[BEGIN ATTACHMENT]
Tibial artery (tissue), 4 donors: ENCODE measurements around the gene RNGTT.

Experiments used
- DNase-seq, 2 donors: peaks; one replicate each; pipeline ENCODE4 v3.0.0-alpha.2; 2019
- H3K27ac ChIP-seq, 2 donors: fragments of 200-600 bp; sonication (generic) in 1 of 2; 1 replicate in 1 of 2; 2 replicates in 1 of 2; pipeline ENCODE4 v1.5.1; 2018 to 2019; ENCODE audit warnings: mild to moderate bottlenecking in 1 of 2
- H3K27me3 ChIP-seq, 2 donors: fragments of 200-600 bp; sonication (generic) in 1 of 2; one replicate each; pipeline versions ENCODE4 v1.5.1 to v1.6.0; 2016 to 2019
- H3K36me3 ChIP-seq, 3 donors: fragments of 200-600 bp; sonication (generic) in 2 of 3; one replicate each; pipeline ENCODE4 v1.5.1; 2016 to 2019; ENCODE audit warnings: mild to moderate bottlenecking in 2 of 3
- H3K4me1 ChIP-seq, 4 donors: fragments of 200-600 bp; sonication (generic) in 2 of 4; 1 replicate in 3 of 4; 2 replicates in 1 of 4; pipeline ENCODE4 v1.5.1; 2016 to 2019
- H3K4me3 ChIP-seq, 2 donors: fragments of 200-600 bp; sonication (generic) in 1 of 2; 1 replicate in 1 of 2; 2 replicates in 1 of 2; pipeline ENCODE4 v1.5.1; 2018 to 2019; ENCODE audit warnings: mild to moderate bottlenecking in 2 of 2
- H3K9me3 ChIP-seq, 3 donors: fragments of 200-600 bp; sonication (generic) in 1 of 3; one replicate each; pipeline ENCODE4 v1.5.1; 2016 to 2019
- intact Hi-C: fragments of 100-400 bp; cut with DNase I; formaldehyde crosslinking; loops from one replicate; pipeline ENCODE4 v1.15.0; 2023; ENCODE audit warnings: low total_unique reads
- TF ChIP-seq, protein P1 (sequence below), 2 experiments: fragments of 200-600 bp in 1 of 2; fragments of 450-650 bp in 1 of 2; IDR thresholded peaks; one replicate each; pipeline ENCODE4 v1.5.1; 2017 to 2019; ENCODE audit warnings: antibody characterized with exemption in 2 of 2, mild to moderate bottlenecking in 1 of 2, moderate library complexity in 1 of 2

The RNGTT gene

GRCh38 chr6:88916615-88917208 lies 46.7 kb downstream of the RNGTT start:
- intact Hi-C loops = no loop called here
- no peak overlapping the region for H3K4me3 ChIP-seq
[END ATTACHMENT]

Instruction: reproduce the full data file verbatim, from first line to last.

Tibial artery (tissue), 4 donors: ENCODE measurements around the gene RNGTT.

Experiments used
- DNase-seq, 2 donors: peaks; one replicate each; pipeline ENCODE4 v3.0.0-alpha.2; 2019
- H3K27ac ChIP-seq, 2 donors: fragments of 200-600 bp; sonication (generic) in 1 of 2; 1 replicate in 1 of 2; 2 replicates in 1 of 2; pipeline ENCODE4 v1.5.1; 2018 to 2019; ENCODE audit warnings: mild to moderate bottlenecking in 1 of 2
- H3K27me3 ChIP-seq, 2 donors: fragments of 200-600 bp; sonication (generic) in 1 of 2; one replicate each; pipeline versions ENCODE4 v1.5.1 to v1.6.0; 2016 to 2019
- H3K36me3 ChIP-seq, 3 donors: fragments of 200-600 bp; sonication (generic) in 2 of 3; one replicate each; pipeline ENCODE4 v1.5.1; 2016 to 2019; ENCODE audit warnings: mild to moderate bottlenecking in 2 of 3
- H3K4me1 ChIP-seq, 4 donors: fragments of 200-600 bp; sonication (generic) in 2 of 4; 1 replicate in 3 of 4; 2 replicates in 1 of 4; pipeline ENCODE4 v1.5.1; 2016 to 2019
- H3K4me3 ChIP-seq, 2 donors: fragments of 200-600 bp; sonication (generic) in 1 of 2; 1 replicate in 1 of 2; 2 replicates in 1 of 2; pipeline ENCODE4 v1.5.1; 2018 to 2019; ENCODE audit warnings: mild to moderate bottlenecking in 2 of 2
- H3K9me3 ChIP-seq, 3 donors: fragments of 200-600 bp; sonication (generic) in 1 of 3; one replicate each; pipeline ENCODE4 v1.5.1; 2016 to 2019
- intact Hi-C: fragments of 100-400 bp; cut with DNase I; formaldehyde crosslinking; loops from one replicate; pipeline ENCODE4 v1.15.0; 2023; ENCODE audit warnings: low total_unique reads
- TF ChIP-seq, protein P1 (sequence below), 2 experiments: fragments of 200-600 bp in 1 of 2; fragments of 450-650 bp in 1 of 2; IDR thresholded peaks; one replicate each; pipeline ENCODE4 v1.5.1; 2017 to 2019; ENCODE audit warnings: antibody characterized with exemption in 2 of 2, mild to moderate bottlenecking in 1 of 2, moderate library complexity in 1 of 2

The RNGTT gene

GRCh38 chr6:88916615-88917208 lies 46.7 kb downstream of the RNGTT start:
- intact Hi-C loops = no loop called here
- no peak overlapping the region for H3K4me3 ChIP-seq